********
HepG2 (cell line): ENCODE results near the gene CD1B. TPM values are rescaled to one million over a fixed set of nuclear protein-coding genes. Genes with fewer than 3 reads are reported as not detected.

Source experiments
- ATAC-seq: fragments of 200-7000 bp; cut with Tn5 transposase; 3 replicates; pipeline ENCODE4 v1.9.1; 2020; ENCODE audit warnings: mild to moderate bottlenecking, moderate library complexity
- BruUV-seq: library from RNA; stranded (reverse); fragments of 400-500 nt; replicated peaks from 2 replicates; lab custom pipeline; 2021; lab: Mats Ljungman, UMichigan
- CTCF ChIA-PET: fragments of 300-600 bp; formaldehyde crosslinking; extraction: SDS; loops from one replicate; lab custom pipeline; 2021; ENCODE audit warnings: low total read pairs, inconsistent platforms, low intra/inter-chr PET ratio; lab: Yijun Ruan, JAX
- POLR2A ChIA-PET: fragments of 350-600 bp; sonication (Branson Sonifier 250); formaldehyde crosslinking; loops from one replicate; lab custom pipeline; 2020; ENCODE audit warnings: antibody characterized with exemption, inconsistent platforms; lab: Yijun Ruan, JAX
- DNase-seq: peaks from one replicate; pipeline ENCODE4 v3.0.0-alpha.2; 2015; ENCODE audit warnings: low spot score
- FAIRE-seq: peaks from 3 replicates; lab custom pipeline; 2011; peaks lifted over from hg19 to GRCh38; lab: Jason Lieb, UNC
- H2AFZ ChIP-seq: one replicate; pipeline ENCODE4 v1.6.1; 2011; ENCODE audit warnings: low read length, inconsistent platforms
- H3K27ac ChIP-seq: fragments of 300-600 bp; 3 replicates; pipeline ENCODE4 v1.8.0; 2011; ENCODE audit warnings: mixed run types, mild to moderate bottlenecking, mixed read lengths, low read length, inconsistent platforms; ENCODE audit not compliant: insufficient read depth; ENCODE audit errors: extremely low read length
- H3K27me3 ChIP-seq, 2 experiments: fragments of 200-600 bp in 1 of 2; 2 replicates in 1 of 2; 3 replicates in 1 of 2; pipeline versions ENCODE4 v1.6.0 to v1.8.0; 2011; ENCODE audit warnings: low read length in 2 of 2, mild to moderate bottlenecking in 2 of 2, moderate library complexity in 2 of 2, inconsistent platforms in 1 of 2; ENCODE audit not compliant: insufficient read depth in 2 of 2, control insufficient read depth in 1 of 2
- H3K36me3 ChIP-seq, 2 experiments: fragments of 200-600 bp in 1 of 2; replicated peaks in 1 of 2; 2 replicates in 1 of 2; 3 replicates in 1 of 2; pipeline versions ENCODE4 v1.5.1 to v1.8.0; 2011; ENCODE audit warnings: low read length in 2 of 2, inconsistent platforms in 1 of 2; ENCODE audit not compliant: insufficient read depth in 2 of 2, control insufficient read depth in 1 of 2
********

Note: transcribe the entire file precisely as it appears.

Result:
HepG2 (cell line): ENCODE results near the gene CD1B. TPM values are rescaled to one million over a fixed set of nuclear protein-coding genes. Genes with fewer than 3 reads are reported as not detected.

Source experiments
- ATAC-seq: fragments of 200-7000 bp; cut with Tn5 transposase; 3 replicates; pipeline ENCODE4 v1.9.1; 2020; ENCODE audit warnings: mild to moderate bottlenecking, moderate library complexity
- BruUV-seq: library from RNA; stranded (reverse); fragments of 400-500 nt; replicated peaks from 2 replicates; lab custom pipeline; 2021; lab: Mats Ljungman, UMichigan
- CTCF ChIA-PET: fragments of 300-600 bp; formaldehyde crosslinking; extraction: SDS; loops from one replicate; lab custom pipeline; 2021; ENCODE audit warnings: low total read pairs, inconsistent platforms, low intra/inter-chr PET ratio; lab: Yijun Ruan, JAX
- POLR2A ChIA-PET: fragments of 350-600 bp; sonication (Branson Sonifier 250); formaldehyde crosslinking; loops from one replicate; lab custom pipeline; 2020; ENCODE audit warnings: antibody characterized with exemption, inconsistent platforms; lab: Yijun Ruan, JAX
- DNase-seq: peaks from one replicate; pipeline ENCODE4 v3.0.0-alpha.2; 2015; ENCODE audit warnings: low spot score
- FAIRE-seq: peaks from 3 replicates; lab custom pipeline; 2011; peaks lifted over from hg19 to GRCh38; lab: Jason Lieb, UNC
- H2AFZ ChIP-seq: one replicate; pipeline ENCODE4 v1.6.1; 2011; ENCODE audit warnings: low read length, inconsistent platforms
- H3K27ac ChIP-seq: fragments of 300-600 bp; 3 replicates; pipeline ENCODE4 v1.8.0; 2011; ENCODE audit warnings: mixed run types, mild to moderate bottlenecking, mixed read lengths, low read length, inconsistent platforms; ENCODE audit not compliant: insufficient read depth; ENCODE audit errors: extremely low read length
- H3K27me3 ChIP-seq, 2 experiments: fragments of 200-600 bp in 1 of 2; 2 replicates in 1 of 2; 3 replicates in 1 of 2; pipeline versions ENCODE4 v1.6.0 to v1.8.0; 2011; ENCODE audit warnings: low read length in 2 of 2, mild to moderate bottlenecking in 2 of 2, moderate library complexity in 2 of 2, inconsistent platforms in 1 of 2; ENCODE audit not compliant: insufficient read depth in 2 of 2, control insufficient read depth in 1 of 2
- H3K36me3 ChIP-seq, 2 experiments: fragments of 200-600 bp in 1 of 2; replicated peaks in 1 of 2; 2 replicates in 1 of 2; 3 replicates in 1 of 2; pipeline versions ENCODE4 v1.5.1 to v1.8.0; 2011; ENCODE audit warnings: low read length in 2 of 2, inconsistent platforms in 1 of 2; ENCODE audit not compliant: insufficient read depth in 2 of 2, control insufficient read depth in 1 of 2